Skip to main content

Here’s how to remove watch links in 5 easy steps for a better fit

heres how to remove watch links rolex on a table
Yash Parashar / Unsplash

Watches are some of the most essential accessories you will have in your wardrobe. They are conversation starters, functional tools, and in some cases, status symbols. While you can find the casings in various kinds, like field watches, pilot watches, dive watches and even tactical watches, the bands themselves have a wide variety of options as well. You can pick up leather straps, mesh pieces, silicone/rubber straps, and metal bracelets, all of which give a different feel to your timepiece. Unfortunately, when you elect the metal bracelets, it's likely you will need to know how to remove watch links, or pay more money.

Difficulty

Easy

Duration

10 minutes

What You Need

  • Basic set of jeweler's tools

  • Cloth mat and/or tray (for laying everything out)

  • Cloth tape measure (optional)

  • Watch holder or piece of foam (optional)

Standard metal bracelets are made up of individual links connected to create a unique and attractive band that adds an element of sophistication to your watch. Of course, not all men are created equal, and therefore watch link removal is necessary for most of us.

Taking your watch to a jewelry store and having someone else do it is the easiest way, but that can run you as much as $45 for a basic watch, or even more if you have a luxury piece. Luckily for you, there is a quick and easy process once you get the hang of it that you can do at home to remove links yourself, keeping your wrist the talk of the day.

Man in a suit adjusting the band of his wristwatch.
Marko Pekic / iStock

Step 1: Measure

Metal watches are meant for customization. Measuring your wrist and the watch itself is the first part of making sure the fit is just right. You can do this in a couple of different ways.

Use the watch itself

  • Put your watch on your wrist.
  • Gather the links up until it fits the way you want and count how many are in excess.
  • Plan to remove the links evenly from both sides of the watch so that your clasp remains in the middle.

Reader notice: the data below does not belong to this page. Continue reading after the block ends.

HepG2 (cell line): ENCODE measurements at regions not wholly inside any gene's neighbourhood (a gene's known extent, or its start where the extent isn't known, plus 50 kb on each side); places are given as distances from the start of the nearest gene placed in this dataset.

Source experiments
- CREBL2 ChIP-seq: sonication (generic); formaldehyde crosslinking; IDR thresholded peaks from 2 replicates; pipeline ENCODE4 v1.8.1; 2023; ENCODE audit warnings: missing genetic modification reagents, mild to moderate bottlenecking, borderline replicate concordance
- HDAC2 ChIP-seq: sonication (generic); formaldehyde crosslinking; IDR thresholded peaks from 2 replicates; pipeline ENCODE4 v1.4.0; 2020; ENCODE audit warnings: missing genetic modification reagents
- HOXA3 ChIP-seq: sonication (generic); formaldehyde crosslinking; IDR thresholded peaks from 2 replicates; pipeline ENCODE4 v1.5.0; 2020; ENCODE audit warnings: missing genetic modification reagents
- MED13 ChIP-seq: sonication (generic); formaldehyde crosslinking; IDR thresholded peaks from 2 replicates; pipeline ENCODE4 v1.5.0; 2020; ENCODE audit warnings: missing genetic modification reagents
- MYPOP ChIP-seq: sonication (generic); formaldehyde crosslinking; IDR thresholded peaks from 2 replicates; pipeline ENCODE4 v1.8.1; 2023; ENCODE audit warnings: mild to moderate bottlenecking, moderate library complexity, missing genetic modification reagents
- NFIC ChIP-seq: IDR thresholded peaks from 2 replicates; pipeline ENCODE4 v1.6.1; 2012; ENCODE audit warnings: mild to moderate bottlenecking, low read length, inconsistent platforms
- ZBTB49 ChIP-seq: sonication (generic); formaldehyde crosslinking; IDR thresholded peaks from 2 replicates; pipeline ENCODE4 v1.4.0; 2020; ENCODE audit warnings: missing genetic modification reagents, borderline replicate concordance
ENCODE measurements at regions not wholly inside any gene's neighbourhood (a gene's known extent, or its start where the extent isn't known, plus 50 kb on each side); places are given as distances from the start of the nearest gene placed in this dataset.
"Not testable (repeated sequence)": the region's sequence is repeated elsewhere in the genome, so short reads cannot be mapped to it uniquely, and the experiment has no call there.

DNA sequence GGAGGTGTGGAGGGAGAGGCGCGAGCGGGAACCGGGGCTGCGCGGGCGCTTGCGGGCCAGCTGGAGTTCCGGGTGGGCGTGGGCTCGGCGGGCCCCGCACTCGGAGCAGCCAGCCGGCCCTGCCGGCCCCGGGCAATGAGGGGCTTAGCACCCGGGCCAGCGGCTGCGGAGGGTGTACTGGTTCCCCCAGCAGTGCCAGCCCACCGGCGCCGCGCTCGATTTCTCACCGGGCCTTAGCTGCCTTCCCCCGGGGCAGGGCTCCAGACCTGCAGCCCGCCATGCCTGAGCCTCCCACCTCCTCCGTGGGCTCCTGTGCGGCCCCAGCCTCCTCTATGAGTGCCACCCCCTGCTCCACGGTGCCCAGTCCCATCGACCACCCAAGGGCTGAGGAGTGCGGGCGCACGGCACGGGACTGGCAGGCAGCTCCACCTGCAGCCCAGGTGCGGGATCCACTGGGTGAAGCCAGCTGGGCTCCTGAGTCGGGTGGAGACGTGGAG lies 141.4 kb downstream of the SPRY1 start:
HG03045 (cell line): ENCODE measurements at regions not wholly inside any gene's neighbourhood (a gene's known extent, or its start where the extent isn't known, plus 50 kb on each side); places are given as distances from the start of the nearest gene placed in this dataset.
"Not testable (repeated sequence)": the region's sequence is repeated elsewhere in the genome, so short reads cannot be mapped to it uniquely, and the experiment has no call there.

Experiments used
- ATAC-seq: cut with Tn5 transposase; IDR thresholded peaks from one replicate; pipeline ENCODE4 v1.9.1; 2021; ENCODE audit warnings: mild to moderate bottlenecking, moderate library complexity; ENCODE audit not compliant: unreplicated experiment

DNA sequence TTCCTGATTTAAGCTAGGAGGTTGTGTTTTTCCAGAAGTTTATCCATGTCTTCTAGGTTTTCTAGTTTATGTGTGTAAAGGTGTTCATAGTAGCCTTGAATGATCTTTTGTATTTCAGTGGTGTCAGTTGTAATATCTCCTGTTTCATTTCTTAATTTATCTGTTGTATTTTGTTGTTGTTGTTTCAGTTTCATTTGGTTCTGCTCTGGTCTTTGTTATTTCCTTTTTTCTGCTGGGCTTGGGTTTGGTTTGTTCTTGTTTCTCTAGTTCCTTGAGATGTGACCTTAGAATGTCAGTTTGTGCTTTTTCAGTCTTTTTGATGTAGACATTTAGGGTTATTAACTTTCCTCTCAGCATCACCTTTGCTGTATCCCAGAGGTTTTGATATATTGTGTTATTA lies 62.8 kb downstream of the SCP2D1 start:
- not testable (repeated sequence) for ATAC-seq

Use a cloth tape measure

  • Lay your watch out flat on the table.
  • Measure your wrist using the cloth tape measure.
  • Place your watch in the middle of your measurement and plan to remove the links on either side to ensure an even clasp.

Now, you’re ready to move on to the next part.

Omega Planet Ocean 600M Co-Axial Chronograph 45.5 mm
John Torcasio/Unsplash

Step 2: Gather your tools

Remember that you’re working with very small pieces. One lost screw and you’re stuck trekking to the jeweler (which is what we're trying to avoid here altogether). Here's everything you'll need to prepare to remove the links after measuring.

  1. Find a flat surface and clear it from clutter.
  2. Ensure you have a good light source.
  3. We recommend working with a tray to help keep small pieces in check.
  4. Place a small cloth inside the tray to reduce noise and ensure nothing scratches.
  5. You’ll need a set of . These sets aren’t difficult to find, there are simple sets on Amazon that will last a long time and save money in the long run.
  6. You’ll also need a watch holder or a piece of foam that helps hold your watch in place.

Your workspace is ready. It’s time to customize your watch by adding or removing links.

Man wearing Tissot watch
Austin Lowman/Unsplash / Unsplash

Step 3: How to remove watch links

Now it’s time to tackle those links. The biggest thing to remember is not to remove all the watch links from just one side, or your watch clasp will look weird.

  1. Turn your watch over and look for the small arrow marks showing where the pins come out.
  2. Place your watch into the holder or foam piece so that you can see the top of the pin.
  3. Use the pushpin tool and the hammer to gently tap the pin until it emerges from the other side.
  4. Use your fingers or a small set of pliers to remove the pin gently.
  5. Repeat until you’ve removed all your planned links.

Make sure you’re watching for any other pins that might fall out as you’re working. Keep up with the pins themselves because you’ll need a few for the next step.

heres how to remove watch links paul cuoco jefjijtmjri unsplash  1
Paul Cuoco/Unsplash

Step 4: Rejoin the watch links to the clasp

Now that you’ve got excess links removed, it’s time to finish your watch.

  1. Find the pins you need and flip your watch over in the holder. Make sure the arrows are pointing upward.
  2. Put the pin back in the hole and gently tap until it’s fully in.
  3. Repeat on the other side. Tap any ferrules that fell out of place.
  4. Inspect your watch. Try it on to be sure it fits and look for anything that seems out of place.
Rolex watch
John Torcasio/Unsplash

Step 5: Enjoy your custom-fit watch

That's it, really. The only thing left to do is to save your links and pins for any future fittings or adjustments. Your watch should now fit like it was made for you, and now you can wear it out.

How safe is this process to my new watch?

The truth is, like any new skill or process, there is a learning curve. Nothing could be worse than picking up a new and expensive watch and then ruin it because you're a newbie at something that can be simple like removing watch links. Therefore, we suggest practicing on a cheaper, less valuable watch to get the process down before you jump to taking apart your luxurious timepiece. This kind of process can feel a little foreign and overwhelming when you first start out, but with practice, this is a process that is very easy to get down and will save you money and time in the long (and depending on your proficiency), the short run as well.

Frequently asked questions

Still have concerns? Let’s answer some of the most common questions about how to remove watch links: